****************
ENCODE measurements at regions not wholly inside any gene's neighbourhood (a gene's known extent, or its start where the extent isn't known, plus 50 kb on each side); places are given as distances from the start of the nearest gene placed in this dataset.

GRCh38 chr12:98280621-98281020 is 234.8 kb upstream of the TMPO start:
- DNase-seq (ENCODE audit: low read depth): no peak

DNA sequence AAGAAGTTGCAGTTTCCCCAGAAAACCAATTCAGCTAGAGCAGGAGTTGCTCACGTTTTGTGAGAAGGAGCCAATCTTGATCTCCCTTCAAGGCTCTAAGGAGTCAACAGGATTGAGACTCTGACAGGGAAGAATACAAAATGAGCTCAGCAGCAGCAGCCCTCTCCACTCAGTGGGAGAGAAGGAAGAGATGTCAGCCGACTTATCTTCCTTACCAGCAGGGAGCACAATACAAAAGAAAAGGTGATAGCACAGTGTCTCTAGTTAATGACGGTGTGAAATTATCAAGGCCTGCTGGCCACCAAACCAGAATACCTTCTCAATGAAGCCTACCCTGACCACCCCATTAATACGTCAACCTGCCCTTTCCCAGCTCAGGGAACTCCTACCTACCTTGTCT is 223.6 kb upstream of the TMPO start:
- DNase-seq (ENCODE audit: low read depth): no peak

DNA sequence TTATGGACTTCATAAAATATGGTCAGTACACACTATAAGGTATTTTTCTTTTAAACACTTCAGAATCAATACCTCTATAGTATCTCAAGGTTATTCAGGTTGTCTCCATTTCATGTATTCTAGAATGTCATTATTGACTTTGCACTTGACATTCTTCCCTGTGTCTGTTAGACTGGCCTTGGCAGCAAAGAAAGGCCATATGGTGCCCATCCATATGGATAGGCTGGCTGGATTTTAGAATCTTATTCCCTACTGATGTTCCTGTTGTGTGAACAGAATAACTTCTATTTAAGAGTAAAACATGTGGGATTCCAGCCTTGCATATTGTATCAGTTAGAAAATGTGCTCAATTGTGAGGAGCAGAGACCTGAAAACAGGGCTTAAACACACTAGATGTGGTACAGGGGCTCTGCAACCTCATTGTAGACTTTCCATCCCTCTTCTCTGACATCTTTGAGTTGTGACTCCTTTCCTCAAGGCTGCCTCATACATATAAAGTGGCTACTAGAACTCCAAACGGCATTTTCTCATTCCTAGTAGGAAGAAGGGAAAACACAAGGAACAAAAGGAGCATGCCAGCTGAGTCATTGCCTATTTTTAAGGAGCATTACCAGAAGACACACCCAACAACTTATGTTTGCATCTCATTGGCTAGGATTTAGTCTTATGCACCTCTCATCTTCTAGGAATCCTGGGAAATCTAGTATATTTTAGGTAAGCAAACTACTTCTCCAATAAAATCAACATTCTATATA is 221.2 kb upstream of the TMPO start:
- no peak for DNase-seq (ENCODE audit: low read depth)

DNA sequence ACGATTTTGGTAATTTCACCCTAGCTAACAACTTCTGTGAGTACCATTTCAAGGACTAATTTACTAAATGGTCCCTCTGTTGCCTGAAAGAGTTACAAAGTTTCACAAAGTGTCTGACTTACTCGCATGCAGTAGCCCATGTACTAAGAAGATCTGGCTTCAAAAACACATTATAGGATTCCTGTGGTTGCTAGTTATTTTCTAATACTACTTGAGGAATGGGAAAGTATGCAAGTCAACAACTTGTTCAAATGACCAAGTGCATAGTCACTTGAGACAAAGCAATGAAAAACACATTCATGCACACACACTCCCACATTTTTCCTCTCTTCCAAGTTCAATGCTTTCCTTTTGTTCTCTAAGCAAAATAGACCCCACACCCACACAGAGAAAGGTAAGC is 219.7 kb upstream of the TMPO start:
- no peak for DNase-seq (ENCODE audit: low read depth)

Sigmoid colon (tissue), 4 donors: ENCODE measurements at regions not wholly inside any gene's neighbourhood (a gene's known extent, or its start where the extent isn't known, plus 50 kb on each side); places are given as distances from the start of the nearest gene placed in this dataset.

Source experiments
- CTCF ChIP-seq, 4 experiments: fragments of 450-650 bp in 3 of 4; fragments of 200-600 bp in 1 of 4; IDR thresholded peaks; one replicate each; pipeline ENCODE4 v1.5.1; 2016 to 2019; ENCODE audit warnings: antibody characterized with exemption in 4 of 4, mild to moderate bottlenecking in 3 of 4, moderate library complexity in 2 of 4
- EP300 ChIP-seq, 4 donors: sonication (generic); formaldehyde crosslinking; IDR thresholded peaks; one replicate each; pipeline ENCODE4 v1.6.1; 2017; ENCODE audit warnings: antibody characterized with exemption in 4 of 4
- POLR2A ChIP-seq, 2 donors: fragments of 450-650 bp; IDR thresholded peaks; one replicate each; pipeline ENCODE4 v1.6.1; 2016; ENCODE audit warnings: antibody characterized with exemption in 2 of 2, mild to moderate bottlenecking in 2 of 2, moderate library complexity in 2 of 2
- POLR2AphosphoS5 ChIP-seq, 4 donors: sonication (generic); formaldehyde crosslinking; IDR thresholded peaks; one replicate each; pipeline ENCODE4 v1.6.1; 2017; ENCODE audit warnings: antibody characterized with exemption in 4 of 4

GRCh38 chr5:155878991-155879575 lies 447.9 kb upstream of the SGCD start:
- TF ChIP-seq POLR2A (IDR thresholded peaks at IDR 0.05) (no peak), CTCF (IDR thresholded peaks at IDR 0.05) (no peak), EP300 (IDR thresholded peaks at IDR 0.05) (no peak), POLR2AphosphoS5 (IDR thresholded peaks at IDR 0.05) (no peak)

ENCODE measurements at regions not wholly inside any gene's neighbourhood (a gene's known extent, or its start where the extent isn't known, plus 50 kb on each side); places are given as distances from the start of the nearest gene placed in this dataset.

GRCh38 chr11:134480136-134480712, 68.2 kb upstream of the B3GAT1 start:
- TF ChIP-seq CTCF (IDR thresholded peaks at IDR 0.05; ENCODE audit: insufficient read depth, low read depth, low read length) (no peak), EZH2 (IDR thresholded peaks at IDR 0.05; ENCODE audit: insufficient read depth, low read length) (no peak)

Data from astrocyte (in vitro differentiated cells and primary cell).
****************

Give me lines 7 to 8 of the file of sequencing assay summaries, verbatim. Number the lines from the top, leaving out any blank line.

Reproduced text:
- no peak for DNase-seq (ENCODE audit: low read depth)

DNA sequence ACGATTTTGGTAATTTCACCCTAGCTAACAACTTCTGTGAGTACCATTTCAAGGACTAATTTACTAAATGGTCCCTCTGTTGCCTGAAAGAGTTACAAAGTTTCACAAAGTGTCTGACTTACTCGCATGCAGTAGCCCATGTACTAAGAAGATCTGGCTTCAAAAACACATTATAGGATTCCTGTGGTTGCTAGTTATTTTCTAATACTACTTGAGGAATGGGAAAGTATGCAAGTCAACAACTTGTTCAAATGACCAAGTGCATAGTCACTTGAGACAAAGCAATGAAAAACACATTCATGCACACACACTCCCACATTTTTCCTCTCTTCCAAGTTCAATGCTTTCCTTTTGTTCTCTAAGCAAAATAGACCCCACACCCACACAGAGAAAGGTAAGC is 219.7 kb upstream of the TMPO start: